Moreno was not satisfied with passing the ball to a teammate so he kept running until he reached an area where he could pick up the “second ball” and have a go himself. This shows the player’s aggressive vertical movement in the middle of the opponent’s box and ultimately enables him to score against Real Madrid.
Interestingly enough, he does not attempt a high volume of shots per game, only registering 2.91 per 90 minutes in 2019 with 39.6% of them hitting the target. Yet he is quite good in isolated scenarios and 1 v 1 duels, and he can boast an impressive stat of 4.57 dribbles per game with a 56.3% success rate.
Taking the right position in the final third made him have an expected goals value of 0.46 (xG) per game and 1.42 shot assists per 90 minutes as well.
In this situation, we can see the ball with Santi Cazorla at the left wing and Moreno going through Deportivo Alaves’ area to score the goal. This shows us that he has great awareness of his surroundings and knows how to best position himself to threaten the opposition.
Moreno is also very accurate with long balls, which can be a surprise when watching his performances, as 68.2% of those passes hit their intended targets.
Moreno’s offensive capabilities do not stop at his ability to score or shoot, but he can create goals as well. He has the second biggest xA value after Cazorla, reaching 4.52 with three total assists in 2019/20.
Gerard’s simple thinking makes him directly influence his team’s offensive ability, looking for space, whether to pass it or even keep the ball and go in an individual position in front of opponents’ defenders. He’s been able to play key passes during the matches that his team has played so far, where he has a 0.79 ratio per game.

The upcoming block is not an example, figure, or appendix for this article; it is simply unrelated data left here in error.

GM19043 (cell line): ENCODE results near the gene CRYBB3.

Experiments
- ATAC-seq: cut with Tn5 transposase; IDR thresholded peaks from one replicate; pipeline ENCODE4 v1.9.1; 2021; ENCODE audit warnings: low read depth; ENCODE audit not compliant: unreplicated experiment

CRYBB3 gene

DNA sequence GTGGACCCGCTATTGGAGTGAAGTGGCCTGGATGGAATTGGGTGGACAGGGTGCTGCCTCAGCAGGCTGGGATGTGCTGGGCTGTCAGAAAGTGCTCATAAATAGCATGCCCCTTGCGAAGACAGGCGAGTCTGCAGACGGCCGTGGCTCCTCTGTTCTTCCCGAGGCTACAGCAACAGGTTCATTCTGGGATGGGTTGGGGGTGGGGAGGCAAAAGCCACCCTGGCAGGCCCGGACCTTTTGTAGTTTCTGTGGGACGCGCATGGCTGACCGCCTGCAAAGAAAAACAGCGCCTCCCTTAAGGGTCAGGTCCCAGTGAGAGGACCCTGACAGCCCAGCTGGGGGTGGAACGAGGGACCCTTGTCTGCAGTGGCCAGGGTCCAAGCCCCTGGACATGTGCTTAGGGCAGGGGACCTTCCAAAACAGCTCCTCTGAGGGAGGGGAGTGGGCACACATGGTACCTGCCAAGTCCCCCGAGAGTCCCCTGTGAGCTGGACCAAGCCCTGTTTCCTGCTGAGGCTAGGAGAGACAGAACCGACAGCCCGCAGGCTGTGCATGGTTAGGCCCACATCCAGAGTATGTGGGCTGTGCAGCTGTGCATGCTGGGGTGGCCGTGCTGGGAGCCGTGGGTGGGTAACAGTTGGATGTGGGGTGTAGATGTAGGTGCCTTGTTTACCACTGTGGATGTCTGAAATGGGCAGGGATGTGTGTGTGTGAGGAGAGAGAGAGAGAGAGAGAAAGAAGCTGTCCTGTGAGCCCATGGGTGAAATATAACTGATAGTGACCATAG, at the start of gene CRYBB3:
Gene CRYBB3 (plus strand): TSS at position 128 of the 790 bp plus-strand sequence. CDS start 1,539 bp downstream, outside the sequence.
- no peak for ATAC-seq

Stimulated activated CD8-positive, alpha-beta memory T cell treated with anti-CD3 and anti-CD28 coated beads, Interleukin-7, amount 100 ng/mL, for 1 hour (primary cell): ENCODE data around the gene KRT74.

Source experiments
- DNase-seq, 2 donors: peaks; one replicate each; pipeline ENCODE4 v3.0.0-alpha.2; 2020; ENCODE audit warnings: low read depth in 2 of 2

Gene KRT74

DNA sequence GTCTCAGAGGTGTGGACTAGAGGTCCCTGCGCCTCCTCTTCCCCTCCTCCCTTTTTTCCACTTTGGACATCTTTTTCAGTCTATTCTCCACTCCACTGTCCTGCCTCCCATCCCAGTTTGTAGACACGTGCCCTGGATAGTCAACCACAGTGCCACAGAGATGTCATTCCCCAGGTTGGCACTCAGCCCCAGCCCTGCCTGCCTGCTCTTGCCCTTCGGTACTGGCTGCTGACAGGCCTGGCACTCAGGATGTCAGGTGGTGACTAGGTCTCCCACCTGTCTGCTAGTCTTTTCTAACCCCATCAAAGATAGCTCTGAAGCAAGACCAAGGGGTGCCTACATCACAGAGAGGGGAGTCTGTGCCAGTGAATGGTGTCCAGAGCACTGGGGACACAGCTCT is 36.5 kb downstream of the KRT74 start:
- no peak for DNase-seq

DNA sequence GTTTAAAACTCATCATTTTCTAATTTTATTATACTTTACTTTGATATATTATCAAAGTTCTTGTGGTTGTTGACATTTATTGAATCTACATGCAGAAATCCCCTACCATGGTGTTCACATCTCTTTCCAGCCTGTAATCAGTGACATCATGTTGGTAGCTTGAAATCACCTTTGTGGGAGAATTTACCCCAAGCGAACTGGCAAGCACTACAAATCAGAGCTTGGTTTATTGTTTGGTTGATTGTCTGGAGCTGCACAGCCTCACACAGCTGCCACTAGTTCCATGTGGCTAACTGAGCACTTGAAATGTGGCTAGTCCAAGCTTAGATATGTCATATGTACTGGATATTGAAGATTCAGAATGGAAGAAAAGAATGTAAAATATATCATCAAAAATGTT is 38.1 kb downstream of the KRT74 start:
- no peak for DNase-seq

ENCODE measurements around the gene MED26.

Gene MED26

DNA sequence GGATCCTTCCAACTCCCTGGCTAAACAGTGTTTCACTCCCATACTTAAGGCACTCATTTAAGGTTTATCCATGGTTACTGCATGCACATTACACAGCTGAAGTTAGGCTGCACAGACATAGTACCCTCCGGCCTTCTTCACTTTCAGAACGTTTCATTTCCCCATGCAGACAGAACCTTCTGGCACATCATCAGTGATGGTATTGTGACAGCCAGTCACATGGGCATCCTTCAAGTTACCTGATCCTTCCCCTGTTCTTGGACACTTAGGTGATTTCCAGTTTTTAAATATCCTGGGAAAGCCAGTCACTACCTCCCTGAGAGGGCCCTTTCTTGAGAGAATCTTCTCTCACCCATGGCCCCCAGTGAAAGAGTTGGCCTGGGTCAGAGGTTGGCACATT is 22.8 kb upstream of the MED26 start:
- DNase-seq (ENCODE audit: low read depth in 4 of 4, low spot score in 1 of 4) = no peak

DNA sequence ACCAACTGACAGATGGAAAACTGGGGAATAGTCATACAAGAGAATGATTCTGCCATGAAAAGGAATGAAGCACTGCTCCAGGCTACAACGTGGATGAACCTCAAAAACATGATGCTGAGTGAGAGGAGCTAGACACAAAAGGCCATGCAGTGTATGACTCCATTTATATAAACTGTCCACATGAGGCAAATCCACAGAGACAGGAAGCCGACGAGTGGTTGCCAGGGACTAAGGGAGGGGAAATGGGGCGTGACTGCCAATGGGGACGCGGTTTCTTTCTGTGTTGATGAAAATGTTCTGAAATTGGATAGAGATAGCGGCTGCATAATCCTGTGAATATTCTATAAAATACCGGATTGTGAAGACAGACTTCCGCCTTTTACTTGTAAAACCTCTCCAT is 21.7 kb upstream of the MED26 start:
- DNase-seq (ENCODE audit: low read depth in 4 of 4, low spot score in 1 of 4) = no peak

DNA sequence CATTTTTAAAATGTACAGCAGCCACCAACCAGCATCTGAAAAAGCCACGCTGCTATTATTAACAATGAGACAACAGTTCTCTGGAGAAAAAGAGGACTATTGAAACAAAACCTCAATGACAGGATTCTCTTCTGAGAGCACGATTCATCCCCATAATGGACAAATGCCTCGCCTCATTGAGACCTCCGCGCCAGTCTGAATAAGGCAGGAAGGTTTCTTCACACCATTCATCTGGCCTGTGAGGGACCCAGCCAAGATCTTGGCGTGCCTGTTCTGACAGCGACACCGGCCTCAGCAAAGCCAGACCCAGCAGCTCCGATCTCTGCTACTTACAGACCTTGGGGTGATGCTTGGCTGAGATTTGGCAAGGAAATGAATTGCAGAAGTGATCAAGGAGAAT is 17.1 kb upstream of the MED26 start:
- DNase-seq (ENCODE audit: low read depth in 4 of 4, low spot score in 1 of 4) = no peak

Villarreal’s playing style is certainly a great contributor to Moreno’s abilities, both when the team owns the ball and is fluent in positioning as a solution to receiving the ball. when Villarreal doesn’t have the ball, we will see Moreno’s role through this analysis in defensive positioning, although there are some skills that he can improve to become more complete between the offensive and defensive parts.
Skills to be improved
If we talk about the skills to be improved in Moreno’s performances this season with Villarreal, the first of which will have to be his crossing. Moreno has a 38.7% accuracy in crosses in 2019/20, which is not necessarily that bad but can certainly be improved upon.
This may be because he usually chooses the most difficult or the most aesthetic option, or he is likely to be located on the right side significantly with a preference for playing with his left foot.
Here we can see that he got rid of the left-back with great skill, made him attack the space on the edge of the Deportivo penalty area, but decided to play the ball against the left foot, which ruined it.
Besides that, Moreno must work on the defensive support of his team, as he succeeds in only 1.09 1 v 1 duels per game and this could pose a problem for Villarreal. Not only does this stop here, but he loses the ball 12.87 times per game in 2019/20, however, given that he is a striker that gives an explanation to that particular phenomenon.
Notice here is the area where he loses the ball and is by more than half in the middle of the field, and this explains to us where Gerard defends.
One of the points that can be improved in Moreno’s performance is winning the aerial duels, as he only wins by 42.9%. Perhaps this is due to the timing he chooses to dock on the ball, Moreno has the impulsivity to do so, but the correct timing must be chosen. But this doesn’t mean that Gerard does not contribute to the defence, rather he needs to develop in these matters with coach Javier.
Gerard Moreno is an outstanding player with great offensive capabilities, which we have tried to explain in this scout report by showing some of the attributes he possesses, along with what can be improved.
Moreno is still a class striker who can play in the top teams, as he fits in the way big teams tend to play, both inside and outside of Spain, bearing in mind that he is 27 years old, and has abilities to return to the national team of Spain with former Barcelona man Luis Enrique.